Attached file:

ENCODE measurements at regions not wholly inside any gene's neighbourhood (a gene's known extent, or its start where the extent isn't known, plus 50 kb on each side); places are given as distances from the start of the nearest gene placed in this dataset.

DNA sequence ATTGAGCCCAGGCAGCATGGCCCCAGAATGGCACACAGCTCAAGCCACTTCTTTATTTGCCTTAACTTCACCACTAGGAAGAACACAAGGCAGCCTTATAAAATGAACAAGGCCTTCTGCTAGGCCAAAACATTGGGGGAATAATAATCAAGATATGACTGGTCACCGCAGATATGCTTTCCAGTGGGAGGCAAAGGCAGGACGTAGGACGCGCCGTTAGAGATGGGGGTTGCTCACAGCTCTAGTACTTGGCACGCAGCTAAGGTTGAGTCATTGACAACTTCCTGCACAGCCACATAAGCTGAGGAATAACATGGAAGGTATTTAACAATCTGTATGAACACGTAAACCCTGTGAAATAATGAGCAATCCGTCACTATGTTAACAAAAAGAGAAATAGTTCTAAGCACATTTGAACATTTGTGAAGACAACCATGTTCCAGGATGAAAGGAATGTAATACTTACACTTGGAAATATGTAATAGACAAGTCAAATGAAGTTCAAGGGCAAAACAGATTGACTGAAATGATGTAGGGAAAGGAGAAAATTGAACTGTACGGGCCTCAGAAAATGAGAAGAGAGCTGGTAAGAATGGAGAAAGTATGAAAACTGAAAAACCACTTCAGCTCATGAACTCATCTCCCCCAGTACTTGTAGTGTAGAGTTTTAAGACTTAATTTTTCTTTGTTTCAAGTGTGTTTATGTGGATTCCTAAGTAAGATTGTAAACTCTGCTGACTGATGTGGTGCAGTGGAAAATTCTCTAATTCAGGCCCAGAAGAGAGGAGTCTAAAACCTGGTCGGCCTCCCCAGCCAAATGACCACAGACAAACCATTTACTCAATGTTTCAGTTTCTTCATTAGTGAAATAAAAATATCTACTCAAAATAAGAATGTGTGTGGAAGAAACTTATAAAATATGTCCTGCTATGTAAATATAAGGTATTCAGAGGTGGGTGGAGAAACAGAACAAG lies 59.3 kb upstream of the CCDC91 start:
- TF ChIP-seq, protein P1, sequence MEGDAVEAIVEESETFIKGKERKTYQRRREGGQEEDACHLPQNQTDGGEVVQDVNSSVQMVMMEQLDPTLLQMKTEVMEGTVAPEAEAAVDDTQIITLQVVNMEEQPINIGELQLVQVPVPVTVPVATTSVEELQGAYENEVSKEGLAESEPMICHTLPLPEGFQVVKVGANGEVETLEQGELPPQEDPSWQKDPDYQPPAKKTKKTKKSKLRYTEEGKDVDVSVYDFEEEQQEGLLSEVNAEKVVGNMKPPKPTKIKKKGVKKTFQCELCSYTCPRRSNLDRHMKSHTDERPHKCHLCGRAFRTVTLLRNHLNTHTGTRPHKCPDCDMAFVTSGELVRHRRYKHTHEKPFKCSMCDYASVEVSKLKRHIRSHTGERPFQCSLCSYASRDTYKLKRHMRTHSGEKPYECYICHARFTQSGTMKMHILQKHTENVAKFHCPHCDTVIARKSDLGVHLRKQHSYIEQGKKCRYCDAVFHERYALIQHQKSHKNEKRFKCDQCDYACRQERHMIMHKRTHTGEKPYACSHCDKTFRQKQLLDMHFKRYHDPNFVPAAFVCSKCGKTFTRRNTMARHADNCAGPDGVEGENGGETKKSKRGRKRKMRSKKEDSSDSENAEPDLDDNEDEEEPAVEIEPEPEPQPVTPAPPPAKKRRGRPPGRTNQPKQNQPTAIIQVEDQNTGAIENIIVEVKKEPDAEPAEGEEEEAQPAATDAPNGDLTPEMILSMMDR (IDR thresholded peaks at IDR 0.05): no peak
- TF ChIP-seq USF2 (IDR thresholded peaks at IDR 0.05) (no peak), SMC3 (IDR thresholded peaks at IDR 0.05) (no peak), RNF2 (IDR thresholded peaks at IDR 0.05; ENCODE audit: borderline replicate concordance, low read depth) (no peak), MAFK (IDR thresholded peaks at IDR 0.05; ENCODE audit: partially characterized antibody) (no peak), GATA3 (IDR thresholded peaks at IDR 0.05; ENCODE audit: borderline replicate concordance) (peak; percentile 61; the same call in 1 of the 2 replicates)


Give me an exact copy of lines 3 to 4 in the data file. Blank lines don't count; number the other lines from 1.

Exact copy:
- TF ChIP-seq, protein P1, sequence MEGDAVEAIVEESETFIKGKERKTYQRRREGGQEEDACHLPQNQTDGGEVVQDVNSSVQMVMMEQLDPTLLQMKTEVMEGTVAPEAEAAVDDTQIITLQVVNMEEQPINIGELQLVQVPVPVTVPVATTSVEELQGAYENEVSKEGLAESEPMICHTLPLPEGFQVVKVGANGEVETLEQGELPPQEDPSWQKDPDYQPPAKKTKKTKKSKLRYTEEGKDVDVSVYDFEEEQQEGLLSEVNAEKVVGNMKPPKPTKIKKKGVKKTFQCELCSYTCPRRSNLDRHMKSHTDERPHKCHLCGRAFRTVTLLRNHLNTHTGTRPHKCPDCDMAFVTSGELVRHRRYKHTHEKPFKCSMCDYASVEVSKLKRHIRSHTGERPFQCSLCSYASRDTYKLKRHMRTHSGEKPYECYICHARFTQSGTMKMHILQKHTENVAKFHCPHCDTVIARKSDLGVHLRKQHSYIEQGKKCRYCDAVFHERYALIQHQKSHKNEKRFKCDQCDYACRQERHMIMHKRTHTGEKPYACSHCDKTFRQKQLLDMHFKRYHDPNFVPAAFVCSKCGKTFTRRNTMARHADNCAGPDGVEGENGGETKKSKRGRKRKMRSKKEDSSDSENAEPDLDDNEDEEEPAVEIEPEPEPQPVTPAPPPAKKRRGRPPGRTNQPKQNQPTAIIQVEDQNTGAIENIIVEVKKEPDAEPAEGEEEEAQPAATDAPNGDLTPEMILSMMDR (IDR thresholded peaks at IDR 0.05): no peak
- TF ChIP-seq USF2 (IDR thresholded peaks at IDR 0.05) (no peak), SMC3 (IDR thresholded peaks at IDR 0.05) (no peak), RNF2 (IDR thresholded peaks at IDR 0.05; ENCODE audit: borderline replicate concordance, low read depth) (no peak), MAFK (IDR thresholded peaks at IDR 0.05; ENCODE audit: partially characterized antibody) (no peak), GATA3 (IDR thresholded peaks at IDR 0.05; ENCODE audit: borderline replicate concordance) (peak; percentile 61; the same call in 1 of the 2 replicates)